Marner repeatedly experiences events beyond his understanding and reaches for a supernatural explanation. He loses his faith in a benevolent God, but continues to ask, as he does here, about the existence of a cruel power that is negatively targeting him. This understanding of “morality” is one that is unpredictable and irrational. Marner doesn’t believe he has done anything to deserve his two losses—his lost position in Lantern Yard and his lost money—therefore, it must be some cruel power that is targeting him without reason. Actually, in both cases, another person has taken advantage of Marner—William Dane who accused him and Dunstan who robbed him—and yet it could also be argued that these humans were just the instruments of Fate or God.

Chapter 10 Quotes

Formerly, his [Silas Marner’s] heart had been as a locked casket with its treasure inside; but now the casket was empty, and the lock was broken. Left groping in darkness, with his prop utterly gone, Silas had inevitably a sense, though a dull and half-despairing one, that if any help came to him it must come from without; and there was a slight stirring of expectation at the sight of his fellow-men, a faint consciousness of dependence on their goodwill.

Related Characters: Silas Marner
Related Symbols: Gold
Page Number: 67
Explanation and Analysis:

When Silas Marner loses his gold, the loss shakes him out of a routine pattern for his daily life. This change is described with the simile of a locked casket. Marner’s heart was “locked” because it was focused only on the gold inside. Without the gold, the casket (his heart) is empty. The gold is described in this passage as Marner’s “prop,” the thing he relied on every day. Because of this dramatic shift in his focus from the gold to the absence of the gold, Marner thinks for the first time about his fellow humans. He feels that “if any help came to him it must come from without.” Therefore, the loss of Marner’s gold is not a bad thing, although Marner sees it that way. The reader definitively learns in this passage that the gold was blocking Marner from focusing on connection with other people.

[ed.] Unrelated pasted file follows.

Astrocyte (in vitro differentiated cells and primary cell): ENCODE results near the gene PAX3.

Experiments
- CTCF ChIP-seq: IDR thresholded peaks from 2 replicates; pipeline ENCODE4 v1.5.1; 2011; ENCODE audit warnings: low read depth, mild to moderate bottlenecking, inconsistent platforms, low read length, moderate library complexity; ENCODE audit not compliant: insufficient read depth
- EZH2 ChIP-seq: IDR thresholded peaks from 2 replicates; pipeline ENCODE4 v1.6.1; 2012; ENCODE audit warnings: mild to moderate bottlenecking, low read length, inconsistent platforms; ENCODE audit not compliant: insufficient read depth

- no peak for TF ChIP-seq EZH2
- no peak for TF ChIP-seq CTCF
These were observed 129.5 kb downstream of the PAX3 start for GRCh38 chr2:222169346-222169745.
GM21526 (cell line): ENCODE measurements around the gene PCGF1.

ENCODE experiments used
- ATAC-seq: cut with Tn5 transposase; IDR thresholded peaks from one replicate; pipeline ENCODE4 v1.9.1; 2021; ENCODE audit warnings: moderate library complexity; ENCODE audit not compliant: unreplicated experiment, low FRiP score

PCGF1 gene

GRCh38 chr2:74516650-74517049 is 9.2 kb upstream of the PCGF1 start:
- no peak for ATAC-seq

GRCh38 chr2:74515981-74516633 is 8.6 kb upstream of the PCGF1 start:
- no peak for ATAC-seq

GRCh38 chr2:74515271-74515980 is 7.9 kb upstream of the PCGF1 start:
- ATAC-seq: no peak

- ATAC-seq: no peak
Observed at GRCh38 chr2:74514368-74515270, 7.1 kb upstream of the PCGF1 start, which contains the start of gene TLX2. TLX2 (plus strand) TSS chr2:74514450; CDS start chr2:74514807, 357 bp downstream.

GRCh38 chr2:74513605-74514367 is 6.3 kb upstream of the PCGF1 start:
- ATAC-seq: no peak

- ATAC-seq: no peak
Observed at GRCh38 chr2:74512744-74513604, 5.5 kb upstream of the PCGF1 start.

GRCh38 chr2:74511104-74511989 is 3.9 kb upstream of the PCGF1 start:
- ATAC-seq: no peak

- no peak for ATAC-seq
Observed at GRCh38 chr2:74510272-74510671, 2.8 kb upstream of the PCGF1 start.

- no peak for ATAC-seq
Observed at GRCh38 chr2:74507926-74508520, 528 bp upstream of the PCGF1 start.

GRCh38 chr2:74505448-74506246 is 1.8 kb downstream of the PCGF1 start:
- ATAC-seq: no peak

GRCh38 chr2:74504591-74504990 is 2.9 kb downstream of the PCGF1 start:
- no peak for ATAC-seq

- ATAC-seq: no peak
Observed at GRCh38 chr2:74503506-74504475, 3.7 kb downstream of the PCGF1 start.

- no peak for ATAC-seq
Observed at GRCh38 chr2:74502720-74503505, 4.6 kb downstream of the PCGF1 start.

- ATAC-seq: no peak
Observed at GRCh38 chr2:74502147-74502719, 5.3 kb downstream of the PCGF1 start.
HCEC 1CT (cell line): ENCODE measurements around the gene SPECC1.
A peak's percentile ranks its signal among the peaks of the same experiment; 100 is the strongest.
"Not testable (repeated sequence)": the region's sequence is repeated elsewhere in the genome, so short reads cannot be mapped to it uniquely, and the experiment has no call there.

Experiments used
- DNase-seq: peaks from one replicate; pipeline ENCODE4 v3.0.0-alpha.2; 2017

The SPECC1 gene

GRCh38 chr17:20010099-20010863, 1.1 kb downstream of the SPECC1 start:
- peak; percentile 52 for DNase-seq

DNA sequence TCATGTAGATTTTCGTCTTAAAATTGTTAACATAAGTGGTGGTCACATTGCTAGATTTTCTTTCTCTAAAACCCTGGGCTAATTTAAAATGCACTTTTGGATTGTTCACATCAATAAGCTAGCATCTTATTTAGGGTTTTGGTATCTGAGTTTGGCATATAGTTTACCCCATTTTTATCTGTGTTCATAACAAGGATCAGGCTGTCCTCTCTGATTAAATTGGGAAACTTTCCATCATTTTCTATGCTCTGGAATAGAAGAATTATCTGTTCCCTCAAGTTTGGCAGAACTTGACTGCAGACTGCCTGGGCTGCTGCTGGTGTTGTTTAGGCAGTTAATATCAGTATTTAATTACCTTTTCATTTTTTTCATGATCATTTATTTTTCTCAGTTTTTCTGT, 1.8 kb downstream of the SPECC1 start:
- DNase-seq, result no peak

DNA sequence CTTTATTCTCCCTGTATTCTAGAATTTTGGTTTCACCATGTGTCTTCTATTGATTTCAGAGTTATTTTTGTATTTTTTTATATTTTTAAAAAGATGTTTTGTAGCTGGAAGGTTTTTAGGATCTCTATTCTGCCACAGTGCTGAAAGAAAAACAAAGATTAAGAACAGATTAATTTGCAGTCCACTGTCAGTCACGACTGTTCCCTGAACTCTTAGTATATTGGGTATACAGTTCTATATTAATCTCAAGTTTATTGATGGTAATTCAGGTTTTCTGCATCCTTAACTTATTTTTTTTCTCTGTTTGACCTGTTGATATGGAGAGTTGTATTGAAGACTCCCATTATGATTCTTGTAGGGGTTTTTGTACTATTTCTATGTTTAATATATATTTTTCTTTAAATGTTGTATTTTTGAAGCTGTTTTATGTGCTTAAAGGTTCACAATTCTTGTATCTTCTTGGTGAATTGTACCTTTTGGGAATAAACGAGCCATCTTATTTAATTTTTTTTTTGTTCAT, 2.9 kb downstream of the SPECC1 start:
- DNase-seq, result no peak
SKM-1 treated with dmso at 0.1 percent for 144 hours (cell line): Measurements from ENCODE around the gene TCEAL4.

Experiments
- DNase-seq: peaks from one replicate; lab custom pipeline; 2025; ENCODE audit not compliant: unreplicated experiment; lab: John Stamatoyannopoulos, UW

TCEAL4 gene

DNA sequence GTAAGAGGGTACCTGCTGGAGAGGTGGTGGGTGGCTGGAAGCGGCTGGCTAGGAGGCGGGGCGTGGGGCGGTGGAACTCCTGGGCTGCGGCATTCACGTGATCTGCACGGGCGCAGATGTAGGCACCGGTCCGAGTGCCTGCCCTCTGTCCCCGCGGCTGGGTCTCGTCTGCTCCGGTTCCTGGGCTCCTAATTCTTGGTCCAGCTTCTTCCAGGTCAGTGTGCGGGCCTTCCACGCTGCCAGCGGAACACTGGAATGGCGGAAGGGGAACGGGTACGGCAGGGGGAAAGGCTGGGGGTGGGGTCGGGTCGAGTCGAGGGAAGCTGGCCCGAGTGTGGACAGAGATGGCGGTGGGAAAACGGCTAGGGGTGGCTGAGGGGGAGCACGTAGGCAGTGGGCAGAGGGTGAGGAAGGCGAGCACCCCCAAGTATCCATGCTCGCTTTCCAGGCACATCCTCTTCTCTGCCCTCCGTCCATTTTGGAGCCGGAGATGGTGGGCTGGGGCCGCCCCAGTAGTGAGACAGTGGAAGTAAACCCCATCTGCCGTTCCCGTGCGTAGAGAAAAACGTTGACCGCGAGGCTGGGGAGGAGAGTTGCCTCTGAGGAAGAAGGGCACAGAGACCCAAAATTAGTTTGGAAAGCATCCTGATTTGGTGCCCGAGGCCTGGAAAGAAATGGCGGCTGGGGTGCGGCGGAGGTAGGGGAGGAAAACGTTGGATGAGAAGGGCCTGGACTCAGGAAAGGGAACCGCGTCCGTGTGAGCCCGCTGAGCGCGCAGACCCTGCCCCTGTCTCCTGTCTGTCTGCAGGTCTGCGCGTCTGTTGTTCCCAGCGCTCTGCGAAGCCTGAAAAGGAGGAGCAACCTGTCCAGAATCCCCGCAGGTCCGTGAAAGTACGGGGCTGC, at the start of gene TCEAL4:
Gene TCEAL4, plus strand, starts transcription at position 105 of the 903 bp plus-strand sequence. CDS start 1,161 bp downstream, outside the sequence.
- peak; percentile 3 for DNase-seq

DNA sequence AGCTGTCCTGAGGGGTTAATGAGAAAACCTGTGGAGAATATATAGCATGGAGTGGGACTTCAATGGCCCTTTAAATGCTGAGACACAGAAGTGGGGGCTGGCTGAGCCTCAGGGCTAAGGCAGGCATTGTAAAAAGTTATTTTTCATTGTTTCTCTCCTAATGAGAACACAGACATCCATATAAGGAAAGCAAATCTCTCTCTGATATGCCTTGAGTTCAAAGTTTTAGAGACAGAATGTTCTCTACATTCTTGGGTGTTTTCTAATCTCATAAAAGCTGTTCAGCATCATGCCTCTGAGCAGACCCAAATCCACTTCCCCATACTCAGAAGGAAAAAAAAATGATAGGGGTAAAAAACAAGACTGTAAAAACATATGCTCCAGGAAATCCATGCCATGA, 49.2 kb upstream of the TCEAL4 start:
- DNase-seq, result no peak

Marner now begins to feel “expectation” at the sight of others and has a sense of “dependence on their goodwill.” This shows that his faith in other people has never been completely lost. Despite his anger and bitterness after his dramatic departure from Lantern Yard, he is still somewhat inclined to believe in the goodness of others. Without his gold blocking his view, he is able to see the importance of other people in his life.

Chapter 12 Quotes

[Silas Marner] was stooping to push his logs together, when, to his blurred vision, it seemed as if there were gold on the floor in front of the hearth. Gold!—his own gold—brought back to him as mysteriously as it had been taken away!

Related Characters: Silas Marner
Related Symbols: Gold, The Hearth
Page Number: 93
Explanation and Analysis:

In this scene, Silas Marner finds the baby Eppie sleeping on his hearth. The proximity of the sleeping child to the place he used to hide his gold, and the similar color between the gold and the hair of the child leads to his confusion. This reaction shows Marner’s focus on his gold, which he immediately thinks of when confronted with the same color on his hearth. Marner’s mistake strongly links Eppie and the gold in more ways than one, however. In addition to their similarities, and the precious role they play in Marner’s life, both the gold and Eppie disappear and appear without an easily understandable explanation. The child appears “as mysteriously” as the gold was “taken away.” As with the disappearance of the gold, the appearance of Eppie is explained to the reader, but not to Marner. Although it seems unlikely that the child would have been left near Marner’s cottage and would have wandered inside, it is possible. To Marner, however, it seems impossible that this child could have appeared without some influence from a divine power. Therefore, the mysterious nature of the gold's departure and the child's arrival further contributes to Marner’s sense that Eppie has replaced the gold in a spiritual sense.